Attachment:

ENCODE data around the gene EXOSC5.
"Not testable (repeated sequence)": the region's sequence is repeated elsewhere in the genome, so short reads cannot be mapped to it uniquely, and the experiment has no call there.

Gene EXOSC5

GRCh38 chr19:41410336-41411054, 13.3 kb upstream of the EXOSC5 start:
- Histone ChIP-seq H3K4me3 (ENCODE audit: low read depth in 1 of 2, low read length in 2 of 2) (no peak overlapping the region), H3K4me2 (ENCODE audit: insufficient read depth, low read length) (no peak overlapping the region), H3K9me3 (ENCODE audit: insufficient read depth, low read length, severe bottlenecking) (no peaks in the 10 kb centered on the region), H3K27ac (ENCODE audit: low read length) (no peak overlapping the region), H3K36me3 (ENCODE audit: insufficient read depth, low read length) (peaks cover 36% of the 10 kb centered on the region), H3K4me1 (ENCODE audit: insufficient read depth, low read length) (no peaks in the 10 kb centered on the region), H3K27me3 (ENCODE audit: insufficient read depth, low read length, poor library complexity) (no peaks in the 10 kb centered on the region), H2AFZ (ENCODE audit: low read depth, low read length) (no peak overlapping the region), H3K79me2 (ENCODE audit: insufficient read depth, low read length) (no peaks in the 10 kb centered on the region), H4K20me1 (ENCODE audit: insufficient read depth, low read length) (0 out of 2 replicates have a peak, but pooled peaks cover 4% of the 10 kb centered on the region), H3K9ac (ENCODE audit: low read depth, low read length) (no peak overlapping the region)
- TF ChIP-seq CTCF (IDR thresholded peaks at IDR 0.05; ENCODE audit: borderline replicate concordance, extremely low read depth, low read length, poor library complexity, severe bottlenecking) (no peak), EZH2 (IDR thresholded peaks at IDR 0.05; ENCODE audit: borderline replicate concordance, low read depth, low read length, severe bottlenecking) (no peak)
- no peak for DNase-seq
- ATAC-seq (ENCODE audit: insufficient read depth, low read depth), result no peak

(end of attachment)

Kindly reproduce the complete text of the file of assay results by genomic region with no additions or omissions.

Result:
ENCODE data around the gene EXOSC5.
"Not testable (repeated sequence)": the region's sequence is repeated elsewhere in the genome, so short reads cannot be mapped to it uniquely, and the experiment has no call there.

Gene EXOSC5

GRCh38 chr19:41410336-41411054, 13.3 kb upstream of the EXOSC5 start:
- Histone ChIP-seq H3K4me3 (ENCODE audit: low read depth in 1 of 2, low read length in 2 of 2) (no peak overlapping the region), H3K4me2 (ENCODE audit: insufficient read depth, low read length) (no peak overlapping the region), H3K9me3 (ENCODE audit: insufficient read depth, low read length, severe bottlenecking) (no peaks in the 10 kb centered on the region), H3K27ac (ENCODE audit: low read length) (no peak overlapping the region), H3K36me3 (ENCODE audit: insufficient read depth, low read length) (peaks cover 36% of the 10 kb centered on the region), H3K4me1 (ENCODE audit: insufficient read depth, low read length) (no peaks in the 10 kb centered on the region), H3K27me3 (ENCODE audit: insufficient read depth, low read length, poor library complexity) (no peaks in the 10 kb centered on the region), H2AFZ (ENCODE audit: low read depth, low read length) (no peak overlapping the region), H3K79me2 (ENCODE audit: insufficient read depth, low read length) (no peaks in the 10 kb centered on the region), H4K20me1 (ENCODE audit: insufficient read depth, low read length) (0 out of 2 replicates have a peak, but pooled peaks cover 4% of the 10 kb centered on the region), H3K9ac (ENCODE audit: low read depth, low read length) (no peak overlapping the region)
- TF ChIP-seq CTCF (IDR thresholded peaks at IDR 0.05; ENCODE audit: borderline replicate concordance, extremely low read depth, low read length, poor library complexity, severe bottlenecking) (no peak), EZH2 (IDR thresholded peaks at IDR 0.05; ENCODE audit: borderline replicate concordance, low read depth, low read length, severe bottlenecking) (no peak)
- no peak for DNase-seq
- ATAC-seq (ENCODE audit: insufficient read depth, low read depth), result no peak